Having recently launched my third business (media brand www.ClaudiaChan.com, which uniquely shares the wisdom of 100+ female leaders online and at events), I’ve been reminded just how valuable it is for an early stage business to build an advisory committee. After 12 years of entrepreneurship, this is my first venture as a solo founder with no partners to rely on for advice or perspective—so building a network of trusted advisors has given me a much-needed sounding board (not to mention sanity!).
But regardless of whether you have a couple of co-founders or you’re going at it alone, advisors are a crucial part of your success. The trick, of course, is making sure yours are the right ones for your business. So when looking for advisors for your young company, make sure you consider these three important things.
1. Define Your Most Important Needs
Assuming that you’ve defined your strategic objectives for the business, think about the key areas where having guidance, consultancy, or introductions could really help you achieve your goals. From there, identify the different skills, expertise, or connections you’re looking for, and come up with the profiles of your desired advisors.
You don’t necessarily want people whose backgrounds match yours, either—rather, look for complementary skill sets and diverse areas of expertise. For example:
If You Need: Industry Related Intelligence
If you have a marketing research background and are launching a fashion technology company that relies on winning over retail buyers, finding an advisor in the fashion world is key. And if that person has buying or sales experience, that’s the jackpot.
If You Need: Strategic Introductions
If you are looking to raise a round of capital in the near future, look for financial professionals or well-respected entrepreneurs who have great contacts and can make introductions that could otherwise take you months to find.
If You Need: Veteran Experience
If you have an emerging beauty product business that is really starting to gain traction, having an established entrepreneur in the beauty or consumer products world advising you on your growth will be invaluable. Not to mention, her name will carry weight when you’re seeking investments or partnerships.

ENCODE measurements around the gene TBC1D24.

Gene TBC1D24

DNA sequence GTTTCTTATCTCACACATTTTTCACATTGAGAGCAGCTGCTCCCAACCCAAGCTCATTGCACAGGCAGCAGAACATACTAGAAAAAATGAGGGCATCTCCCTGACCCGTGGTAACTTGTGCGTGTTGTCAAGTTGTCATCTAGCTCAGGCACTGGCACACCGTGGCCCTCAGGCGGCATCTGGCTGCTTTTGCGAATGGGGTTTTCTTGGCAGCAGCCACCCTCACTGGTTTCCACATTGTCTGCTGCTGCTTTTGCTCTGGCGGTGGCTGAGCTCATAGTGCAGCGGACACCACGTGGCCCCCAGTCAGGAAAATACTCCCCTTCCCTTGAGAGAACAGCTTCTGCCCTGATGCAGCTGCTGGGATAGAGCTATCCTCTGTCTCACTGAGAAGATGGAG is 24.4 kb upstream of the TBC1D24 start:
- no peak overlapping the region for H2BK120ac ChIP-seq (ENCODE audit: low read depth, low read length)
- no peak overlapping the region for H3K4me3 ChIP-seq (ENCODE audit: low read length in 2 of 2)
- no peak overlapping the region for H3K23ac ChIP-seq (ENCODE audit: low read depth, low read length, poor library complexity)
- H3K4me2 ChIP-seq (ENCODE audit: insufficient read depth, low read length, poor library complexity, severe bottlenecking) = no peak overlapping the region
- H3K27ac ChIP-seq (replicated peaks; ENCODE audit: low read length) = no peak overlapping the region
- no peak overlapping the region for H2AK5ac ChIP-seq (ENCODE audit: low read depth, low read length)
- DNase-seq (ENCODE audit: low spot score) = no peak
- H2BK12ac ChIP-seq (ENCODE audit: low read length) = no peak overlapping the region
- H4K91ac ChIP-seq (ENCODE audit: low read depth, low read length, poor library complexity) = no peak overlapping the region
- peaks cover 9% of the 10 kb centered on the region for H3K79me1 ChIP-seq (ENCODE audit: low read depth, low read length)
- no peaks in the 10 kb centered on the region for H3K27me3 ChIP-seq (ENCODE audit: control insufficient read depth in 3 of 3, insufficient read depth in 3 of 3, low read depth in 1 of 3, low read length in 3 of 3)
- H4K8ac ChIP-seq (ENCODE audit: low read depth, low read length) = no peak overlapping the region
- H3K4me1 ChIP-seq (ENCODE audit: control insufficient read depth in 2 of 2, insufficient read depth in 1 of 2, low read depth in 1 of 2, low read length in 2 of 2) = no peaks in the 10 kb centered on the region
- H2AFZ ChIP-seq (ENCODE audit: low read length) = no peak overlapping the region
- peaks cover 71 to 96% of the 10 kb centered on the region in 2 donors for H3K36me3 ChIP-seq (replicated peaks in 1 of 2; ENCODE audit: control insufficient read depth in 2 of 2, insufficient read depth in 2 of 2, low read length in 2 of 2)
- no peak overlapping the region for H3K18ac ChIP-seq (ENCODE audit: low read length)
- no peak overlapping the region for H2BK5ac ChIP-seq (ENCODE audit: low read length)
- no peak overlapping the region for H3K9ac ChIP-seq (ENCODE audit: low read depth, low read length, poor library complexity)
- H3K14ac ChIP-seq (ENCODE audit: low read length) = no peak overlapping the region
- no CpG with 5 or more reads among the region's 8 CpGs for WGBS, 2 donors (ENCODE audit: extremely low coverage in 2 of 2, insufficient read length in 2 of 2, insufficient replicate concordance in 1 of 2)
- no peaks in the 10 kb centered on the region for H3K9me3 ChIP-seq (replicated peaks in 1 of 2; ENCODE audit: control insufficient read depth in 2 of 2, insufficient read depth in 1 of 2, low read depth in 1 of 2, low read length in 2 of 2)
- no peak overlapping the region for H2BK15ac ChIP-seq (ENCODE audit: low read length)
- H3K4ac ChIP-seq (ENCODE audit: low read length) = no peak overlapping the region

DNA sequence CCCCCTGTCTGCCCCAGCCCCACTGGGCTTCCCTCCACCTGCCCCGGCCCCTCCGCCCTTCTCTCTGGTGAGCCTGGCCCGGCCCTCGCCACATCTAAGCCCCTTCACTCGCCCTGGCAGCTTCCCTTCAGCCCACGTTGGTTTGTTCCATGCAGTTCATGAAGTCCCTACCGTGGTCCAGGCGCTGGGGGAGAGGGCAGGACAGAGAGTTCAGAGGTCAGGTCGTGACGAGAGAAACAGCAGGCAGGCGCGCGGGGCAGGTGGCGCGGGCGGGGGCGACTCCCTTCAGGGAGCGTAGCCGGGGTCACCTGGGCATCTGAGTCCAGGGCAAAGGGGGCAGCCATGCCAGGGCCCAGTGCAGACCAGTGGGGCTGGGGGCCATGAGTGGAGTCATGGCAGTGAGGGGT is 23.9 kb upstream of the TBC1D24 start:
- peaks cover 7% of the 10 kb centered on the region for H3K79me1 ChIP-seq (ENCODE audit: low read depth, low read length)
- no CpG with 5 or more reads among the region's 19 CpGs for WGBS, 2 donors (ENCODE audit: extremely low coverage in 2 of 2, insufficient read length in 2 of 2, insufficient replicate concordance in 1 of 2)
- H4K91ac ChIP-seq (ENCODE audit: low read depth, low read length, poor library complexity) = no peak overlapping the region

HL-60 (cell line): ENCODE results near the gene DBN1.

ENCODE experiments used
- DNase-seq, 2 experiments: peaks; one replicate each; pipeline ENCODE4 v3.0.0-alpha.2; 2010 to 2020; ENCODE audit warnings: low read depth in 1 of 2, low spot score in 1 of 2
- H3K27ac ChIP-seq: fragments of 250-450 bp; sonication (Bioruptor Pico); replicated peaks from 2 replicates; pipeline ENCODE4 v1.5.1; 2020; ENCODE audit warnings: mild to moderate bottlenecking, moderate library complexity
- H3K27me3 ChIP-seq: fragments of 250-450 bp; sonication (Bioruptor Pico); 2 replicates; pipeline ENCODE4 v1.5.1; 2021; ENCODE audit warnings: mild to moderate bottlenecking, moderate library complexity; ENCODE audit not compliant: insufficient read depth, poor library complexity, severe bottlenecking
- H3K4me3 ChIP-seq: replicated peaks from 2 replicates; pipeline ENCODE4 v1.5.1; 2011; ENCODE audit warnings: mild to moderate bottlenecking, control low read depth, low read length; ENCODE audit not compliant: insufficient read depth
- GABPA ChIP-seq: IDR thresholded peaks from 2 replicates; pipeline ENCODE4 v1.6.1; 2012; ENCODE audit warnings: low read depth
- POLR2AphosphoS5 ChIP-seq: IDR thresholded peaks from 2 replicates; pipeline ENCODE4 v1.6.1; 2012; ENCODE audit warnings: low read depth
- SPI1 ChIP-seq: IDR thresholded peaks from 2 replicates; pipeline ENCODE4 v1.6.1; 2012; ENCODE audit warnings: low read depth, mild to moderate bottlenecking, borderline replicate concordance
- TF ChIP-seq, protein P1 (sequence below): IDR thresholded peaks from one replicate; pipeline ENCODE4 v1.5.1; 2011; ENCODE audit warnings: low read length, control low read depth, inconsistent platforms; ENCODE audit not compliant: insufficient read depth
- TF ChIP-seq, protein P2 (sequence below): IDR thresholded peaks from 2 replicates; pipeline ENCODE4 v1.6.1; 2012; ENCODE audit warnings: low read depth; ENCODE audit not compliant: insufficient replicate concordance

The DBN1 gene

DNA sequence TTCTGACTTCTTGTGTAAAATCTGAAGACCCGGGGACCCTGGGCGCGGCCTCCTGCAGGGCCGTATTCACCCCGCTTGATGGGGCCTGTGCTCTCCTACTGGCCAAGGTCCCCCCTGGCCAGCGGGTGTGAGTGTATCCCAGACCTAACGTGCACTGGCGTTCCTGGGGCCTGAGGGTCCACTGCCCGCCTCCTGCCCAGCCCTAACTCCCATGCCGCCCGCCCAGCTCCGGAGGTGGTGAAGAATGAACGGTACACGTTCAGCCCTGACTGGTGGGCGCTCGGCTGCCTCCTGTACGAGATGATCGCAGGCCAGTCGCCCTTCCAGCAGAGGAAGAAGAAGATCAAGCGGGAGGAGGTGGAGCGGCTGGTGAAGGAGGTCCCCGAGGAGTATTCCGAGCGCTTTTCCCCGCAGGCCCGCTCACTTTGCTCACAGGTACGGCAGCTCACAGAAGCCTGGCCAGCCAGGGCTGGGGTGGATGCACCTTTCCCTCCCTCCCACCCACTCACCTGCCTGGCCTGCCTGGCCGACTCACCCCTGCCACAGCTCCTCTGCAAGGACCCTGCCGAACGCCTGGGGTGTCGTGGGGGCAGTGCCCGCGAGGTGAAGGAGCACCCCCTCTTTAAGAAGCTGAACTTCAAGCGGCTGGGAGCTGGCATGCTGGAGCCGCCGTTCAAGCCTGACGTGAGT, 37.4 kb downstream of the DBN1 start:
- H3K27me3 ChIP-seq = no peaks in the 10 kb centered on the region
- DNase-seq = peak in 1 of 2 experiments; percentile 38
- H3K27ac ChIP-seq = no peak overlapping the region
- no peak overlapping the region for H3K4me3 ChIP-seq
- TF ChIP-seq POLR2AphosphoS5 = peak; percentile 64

2. Choose Advisors You Are (or Would Want to Be) Friends With
When you’re creating a new venture (particularly one with a non-traditional model), most people won’t quite get your vision until you start showing it to them with actions instead of words. And that’s why it’s important that you have advisors who have faith in you from the get-go. Friends or mentors that you trust and have professional chemistry with will believe in your vision, want you to succeed, and be as honest with you as possible—and that’s exactly who you should be surrounding yourself with.
If you don’t have an excess of contacts that fit this bill, that’s OK—just take some time to get to know the people you do find. There are many impressive people out there, but don’t let someone’s experience or fancy title whisk you away before you really know a person and whether he or she is a fit with your company. Like anyone you want to build a lasting relationship with, chemistry and trust are important.
3. Don’t Let Board Formalities Stop You
Often entrepreneurs shy away from recruiting advisors because of the formalities involved—defining compensation, quarterly board meetings, setting up responsibilities, and more. But the reality is, you don’t need a formal board. You can take advantage of all the benefits by bringing people on as informal advisors—one by one as you find them—just like you would any resource or partner for your business.
So why would people want to join you without being on your formal board? Lots of reasons. If they’re early in their career, they may be looking to diversify their resume and want to be a part of something new and exciting. If they’re more established, they may find the mentorship opportunity rewarding and see you as a way to stay plugged into business trends.
The most important piece is to sell them on your vision and on you. Most people—employees, partners, investors, and advisors—will join or invest in your team because of the founders.
As a new entrepreneur, you’ll want to get advice from as many people as you can. But when it comes to choosing the advisors who will see you through many stages of your business, it’s much more important to be thoughtful and strategic in who you pick. Good advisors will be an invaluable resource for you, and they’ll be in it with you (hopefully) for the long haul.
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